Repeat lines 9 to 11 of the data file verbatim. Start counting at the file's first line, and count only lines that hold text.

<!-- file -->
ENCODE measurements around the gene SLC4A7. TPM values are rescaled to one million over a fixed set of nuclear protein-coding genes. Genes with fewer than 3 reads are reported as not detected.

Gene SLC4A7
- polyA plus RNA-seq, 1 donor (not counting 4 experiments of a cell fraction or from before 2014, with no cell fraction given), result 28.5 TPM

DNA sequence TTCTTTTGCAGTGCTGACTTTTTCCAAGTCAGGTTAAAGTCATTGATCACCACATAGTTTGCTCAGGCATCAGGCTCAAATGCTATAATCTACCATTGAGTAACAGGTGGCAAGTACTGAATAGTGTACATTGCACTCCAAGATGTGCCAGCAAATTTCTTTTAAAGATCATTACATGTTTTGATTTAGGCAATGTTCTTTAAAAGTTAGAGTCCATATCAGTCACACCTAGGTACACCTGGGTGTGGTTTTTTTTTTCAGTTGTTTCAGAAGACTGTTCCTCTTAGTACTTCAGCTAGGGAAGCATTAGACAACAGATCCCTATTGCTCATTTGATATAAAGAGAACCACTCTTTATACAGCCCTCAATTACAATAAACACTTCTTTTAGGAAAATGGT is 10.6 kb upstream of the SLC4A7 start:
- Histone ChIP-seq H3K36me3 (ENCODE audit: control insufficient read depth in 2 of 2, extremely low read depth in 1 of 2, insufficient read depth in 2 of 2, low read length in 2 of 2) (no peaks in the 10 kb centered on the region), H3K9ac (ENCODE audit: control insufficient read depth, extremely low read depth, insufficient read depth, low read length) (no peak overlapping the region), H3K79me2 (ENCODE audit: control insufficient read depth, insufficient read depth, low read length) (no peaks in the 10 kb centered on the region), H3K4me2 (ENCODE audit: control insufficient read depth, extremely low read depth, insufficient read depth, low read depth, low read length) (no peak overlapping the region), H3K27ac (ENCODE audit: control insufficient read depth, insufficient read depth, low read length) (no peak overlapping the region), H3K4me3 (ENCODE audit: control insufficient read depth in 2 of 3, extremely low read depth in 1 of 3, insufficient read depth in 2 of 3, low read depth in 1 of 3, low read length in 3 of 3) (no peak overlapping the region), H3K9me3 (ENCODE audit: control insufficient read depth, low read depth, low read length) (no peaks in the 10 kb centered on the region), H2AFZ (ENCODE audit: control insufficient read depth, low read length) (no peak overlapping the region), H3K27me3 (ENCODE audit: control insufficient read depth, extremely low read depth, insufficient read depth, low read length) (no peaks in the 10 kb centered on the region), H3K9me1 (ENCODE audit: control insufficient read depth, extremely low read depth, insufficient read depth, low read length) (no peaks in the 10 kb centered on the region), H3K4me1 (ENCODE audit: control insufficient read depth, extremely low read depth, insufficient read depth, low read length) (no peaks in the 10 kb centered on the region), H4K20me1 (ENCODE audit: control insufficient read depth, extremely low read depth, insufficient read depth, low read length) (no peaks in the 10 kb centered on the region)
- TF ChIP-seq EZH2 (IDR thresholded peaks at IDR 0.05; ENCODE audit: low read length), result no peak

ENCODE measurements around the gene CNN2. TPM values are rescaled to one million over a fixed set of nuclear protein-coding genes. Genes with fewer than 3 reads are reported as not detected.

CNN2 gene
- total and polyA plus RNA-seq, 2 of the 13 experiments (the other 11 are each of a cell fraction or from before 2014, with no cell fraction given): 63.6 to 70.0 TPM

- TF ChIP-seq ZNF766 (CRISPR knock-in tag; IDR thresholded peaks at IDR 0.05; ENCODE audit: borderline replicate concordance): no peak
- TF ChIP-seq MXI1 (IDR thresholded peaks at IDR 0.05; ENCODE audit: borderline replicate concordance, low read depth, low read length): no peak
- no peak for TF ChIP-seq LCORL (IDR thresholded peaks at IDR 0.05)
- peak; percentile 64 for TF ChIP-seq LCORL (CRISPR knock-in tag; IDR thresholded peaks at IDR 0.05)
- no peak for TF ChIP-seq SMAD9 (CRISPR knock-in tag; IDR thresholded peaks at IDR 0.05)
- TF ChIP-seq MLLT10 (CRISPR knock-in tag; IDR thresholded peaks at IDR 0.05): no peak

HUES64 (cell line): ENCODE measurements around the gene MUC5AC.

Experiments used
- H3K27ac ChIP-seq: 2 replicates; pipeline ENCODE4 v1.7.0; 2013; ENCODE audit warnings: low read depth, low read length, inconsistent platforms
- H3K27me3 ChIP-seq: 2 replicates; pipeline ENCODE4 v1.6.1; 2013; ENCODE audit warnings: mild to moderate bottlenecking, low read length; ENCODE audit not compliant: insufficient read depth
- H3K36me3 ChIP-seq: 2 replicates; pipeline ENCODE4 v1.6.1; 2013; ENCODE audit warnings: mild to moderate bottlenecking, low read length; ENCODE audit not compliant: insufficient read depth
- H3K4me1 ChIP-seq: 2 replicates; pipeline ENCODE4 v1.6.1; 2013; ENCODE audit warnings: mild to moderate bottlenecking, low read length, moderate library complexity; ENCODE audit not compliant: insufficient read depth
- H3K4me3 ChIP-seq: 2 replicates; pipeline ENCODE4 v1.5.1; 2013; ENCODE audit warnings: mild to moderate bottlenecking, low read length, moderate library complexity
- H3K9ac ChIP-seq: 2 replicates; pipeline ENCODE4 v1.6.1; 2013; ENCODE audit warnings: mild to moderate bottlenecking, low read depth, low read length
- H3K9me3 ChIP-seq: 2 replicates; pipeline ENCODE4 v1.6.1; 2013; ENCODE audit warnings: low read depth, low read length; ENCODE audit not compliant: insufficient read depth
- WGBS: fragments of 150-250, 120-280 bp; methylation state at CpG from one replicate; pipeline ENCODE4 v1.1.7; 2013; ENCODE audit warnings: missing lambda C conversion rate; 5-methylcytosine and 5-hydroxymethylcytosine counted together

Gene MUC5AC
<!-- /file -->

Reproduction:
- total and polyA plus RNA-seq, 2 of the 13 experiments (the other 11 are each of a cell fraction or from before 2014, with no cell fraction given): 63.6 to 70.0 TPM

- TF ChIP-seq ZNF766 (CRISPR knock-in tag; IDR thresholded peaks at IDR 0.05; ENCODE audit: borderline replicate concordance): no peak
- TF ChIP-seq MXI1 (IDR thresholded peaks at IDR 0.05; ENCODE audit: borderline replicate concordance, low read depth, low read length): no peak